By Alex Distefano
By Daniel Kohn
By Aimee Murillo
By Nick Schou
By Nate Jackson
By Nate Jackson
By Dave Lieberman
By Daniel Kohn
Wonderlove is back, with the same sound but different priorities
So that might explain why it seems longer ago than it actually was when Wonderlove were one of the most celebrated pieces of the Orange County music scene. They formed in 2000 and broke up in 2004; even though their music is hardly politically charged, there’s some symmetry in the fact they’re reuniting in 2008, on the cusp of a new national administration and near the close of a tulmultuous decade.
Which begs the question: Why did they break up in the first place? It looked like Wonderlove were doing everything right. They were productive, releasing full-length albums just two years apart (2001’s Getting Off the Revolution and 2003’s My Submarine). They earned critical acclaim, winning Best Indie Rock and Best Live Band at the 2002 Orange County Music Awards, repeating the latter accolade the following year. They attracted a dedicated local following and garnered attention from record labels. Ideally, these are the kinds of things that make a band successful—like, national-tour/huge-record-deal successful.
Well, yeah. That’s what Wonderlove lead singer Chris Paul Overall thought.
“We were kicking ass, just doing really good,” he says. “And nothing happened. We did a bunch of showcases for labels, all the bigs. Everybody was like, ‘You guys are fucking great, but we don’t know where to put you.’”
Overall blames it on their sound, influenced by the likes of the Beatles, AC/DC and Pink Floyd. Timeless, sure, but far removed from the low-fi minimalism of the Strokes or the nouveau new wave of the Killers, the trendy sounds at that point.
“We were kind of classic rock,” he says, “and back in ’03 or ’04, that was definitely not relevant.”
Being called irrelevant enough times would get to anyone, and Wonderlove started taking the music-industry ambivalence to heart, which lead to their break-up.
“It was frustrating,” he says. “You get rejection like that when you think you’re great, and nobody accepts it. You start taking it out on one another. We just decided to stop doing it.”
In the interim, Overall toiled on his solo work, while drummer Dicki Fliszar and keyboardist Jesse Nason joined Long Beach’s Deccatree. Bassist Dave Beste played with another Long Beach band, Rocco DeLuca and the Burden (at one point road-managed by Kiefer Sutherland and profiled in the 2006 documentary I Trust You to Kill Me), while guitarist Bryan McIntyre left music—in another case of unfortunate timing—to become a Realtor.
“He was kicking ass for, like, two years,” Overall says. “They bought a huge house, they were killing it, and then the bottom fell out of that.”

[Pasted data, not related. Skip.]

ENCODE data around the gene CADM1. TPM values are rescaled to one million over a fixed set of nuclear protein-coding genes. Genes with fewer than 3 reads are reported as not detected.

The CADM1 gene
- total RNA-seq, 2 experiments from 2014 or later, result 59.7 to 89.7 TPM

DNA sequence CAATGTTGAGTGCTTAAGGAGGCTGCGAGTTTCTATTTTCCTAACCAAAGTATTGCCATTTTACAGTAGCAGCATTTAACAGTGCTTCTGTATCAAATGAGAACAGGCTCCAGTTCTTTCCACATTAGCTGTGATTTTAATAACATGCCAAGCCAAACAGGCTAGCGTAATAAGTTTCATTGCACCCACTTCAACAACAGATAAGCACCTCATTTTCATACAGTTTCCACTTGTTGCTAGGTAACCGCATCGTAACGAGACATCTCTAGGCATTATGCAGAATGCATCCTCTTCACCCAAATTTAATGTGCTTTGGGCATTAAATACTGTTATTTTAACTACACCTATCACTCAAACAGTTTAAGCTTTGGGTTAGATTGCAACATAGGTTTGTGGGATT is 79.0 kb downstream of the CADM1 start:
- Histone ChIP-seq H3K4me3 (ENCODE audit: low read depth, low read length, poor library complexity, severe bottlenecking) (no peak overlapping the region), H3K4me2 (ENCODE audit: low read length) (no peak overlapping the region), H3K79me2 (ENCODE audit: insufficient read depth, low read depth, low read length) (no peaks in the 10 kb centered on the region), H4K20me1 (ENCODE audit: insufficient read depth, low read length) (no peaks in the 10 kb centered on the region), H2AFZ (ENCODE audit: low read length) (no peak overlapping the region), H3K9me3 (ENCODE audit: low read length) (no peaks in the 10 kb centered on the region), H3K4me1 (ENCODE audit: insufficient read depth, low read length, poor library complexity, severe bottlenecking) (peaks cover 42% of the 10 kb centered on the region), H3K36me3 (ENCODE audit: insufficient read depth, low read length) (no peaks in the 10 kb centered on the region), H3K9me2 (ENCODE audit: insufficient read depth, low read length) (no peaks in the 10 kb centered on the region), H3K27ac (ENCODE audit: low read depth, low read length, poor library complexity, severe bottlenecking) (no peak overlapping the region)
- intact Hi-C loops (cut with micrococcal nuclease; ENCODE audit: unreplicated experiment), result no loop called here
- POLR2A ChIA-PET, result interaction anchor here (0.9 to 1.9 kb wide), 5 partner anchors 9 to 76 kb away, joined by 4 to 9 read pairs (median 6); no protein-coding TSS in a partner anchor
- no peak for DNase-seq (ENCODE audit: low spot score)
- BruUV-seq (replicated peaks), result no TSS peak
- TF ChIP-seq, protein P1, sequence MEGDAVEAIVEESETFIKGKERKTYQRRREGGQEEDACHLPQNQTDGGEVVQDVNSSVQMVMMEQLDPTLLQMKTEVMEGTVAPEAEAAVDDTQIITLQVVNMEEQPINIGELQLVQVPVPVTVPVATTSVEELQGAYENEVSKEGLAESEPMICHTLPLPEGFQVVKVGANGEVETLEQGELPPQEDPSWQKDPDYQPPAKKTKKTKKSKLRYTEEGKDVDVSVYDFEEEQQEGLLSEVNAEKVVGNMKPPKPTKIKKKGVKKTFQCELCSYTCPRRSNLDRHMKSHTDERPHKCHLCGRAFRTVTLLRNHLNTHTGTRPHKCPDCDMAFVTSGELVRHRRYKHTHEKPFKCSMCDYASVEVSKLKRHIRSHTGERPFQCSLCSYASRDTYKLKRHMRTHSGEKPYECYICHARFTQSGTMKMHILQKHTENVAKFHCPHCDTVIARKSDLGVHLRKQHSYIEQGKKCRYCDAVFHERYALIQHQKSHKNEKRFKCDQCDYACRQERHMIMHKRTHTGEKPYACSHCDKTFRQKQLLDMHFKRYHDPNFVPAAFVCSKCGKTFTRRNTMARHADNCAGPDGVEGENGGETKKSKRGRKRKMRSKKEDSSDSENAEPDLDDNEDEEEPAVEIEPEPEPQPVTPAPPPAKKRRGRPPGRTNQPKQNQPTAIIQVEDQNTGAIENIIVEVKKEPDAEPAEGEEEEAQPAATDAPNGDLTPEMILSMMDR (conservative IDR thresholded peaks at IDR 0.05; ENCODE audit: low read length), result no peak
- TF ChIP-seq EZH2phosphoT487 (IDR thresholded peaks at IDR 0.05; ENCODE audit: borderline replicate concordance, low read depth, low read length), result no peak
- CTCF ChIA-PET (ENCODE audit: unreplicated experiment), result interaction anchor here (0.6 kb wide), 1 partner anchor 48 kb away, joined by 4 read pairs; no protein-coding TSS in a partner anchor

Other than some initial tension, the disassembling of Wonderlove was not one of those explosive, acrimonious break-ups. The band played occasional renion shows in 2005 and 2007, before deciding to re-form permanently a few months ago, under rather humble circumstances.
“[Beste and McIntyre] were hanging out one night, getting drunk,” says Overall. “They were like, ‘Let’s get it back together!’ They texted everybody, and [everyone said], ‘Okay!’”
This time around, Wonderlove’s outlook has changed. They’re now all in their 30s and, except for Overall, married. Several have kids. They’re not necessarily looking to be “discovered”—not that they would turn such a thing down, of course.
“Our goals are definitely different,” Overall says. “We’re not trying to impress anybody. There are a lot of people that love us. We want to get back together and do that for them. We love playing together. You don’t get to have that feeling very often, of just making good music with people.”
But they are working on new material, with plans to release a third album.
“We’ve all matured so much,” says the singer. “We think we can put out something way better than what we’ve ever done. If it takes us somewhere, that’s cool, but that’s not our priority.”
Oddly enough, Wonderlove’s time off has corresponded with a shift in the rock zeitgeist that’s left it a much friendlier environment for their type of music, thanks to the mainstream success of such fellow classic-rock devotees as Kings of Leon.
“We’re still in the same spot, influence-wise,” Overall says. “Maybe more evolved. I think it’s more relevant now than it was when we were together. I think the only thing we have working against us is just being old.”
Wonderlove perform with the Pleasant Return, the Peace Bombs and Brett Bixby at the Gypsy Lounge, 23600 Rockfield Blvd., Ste. 3A, Lake Forest, (949) 206-9990; www.thegypsylounge.com. Fri., 8:45 p.m. $10. 21+.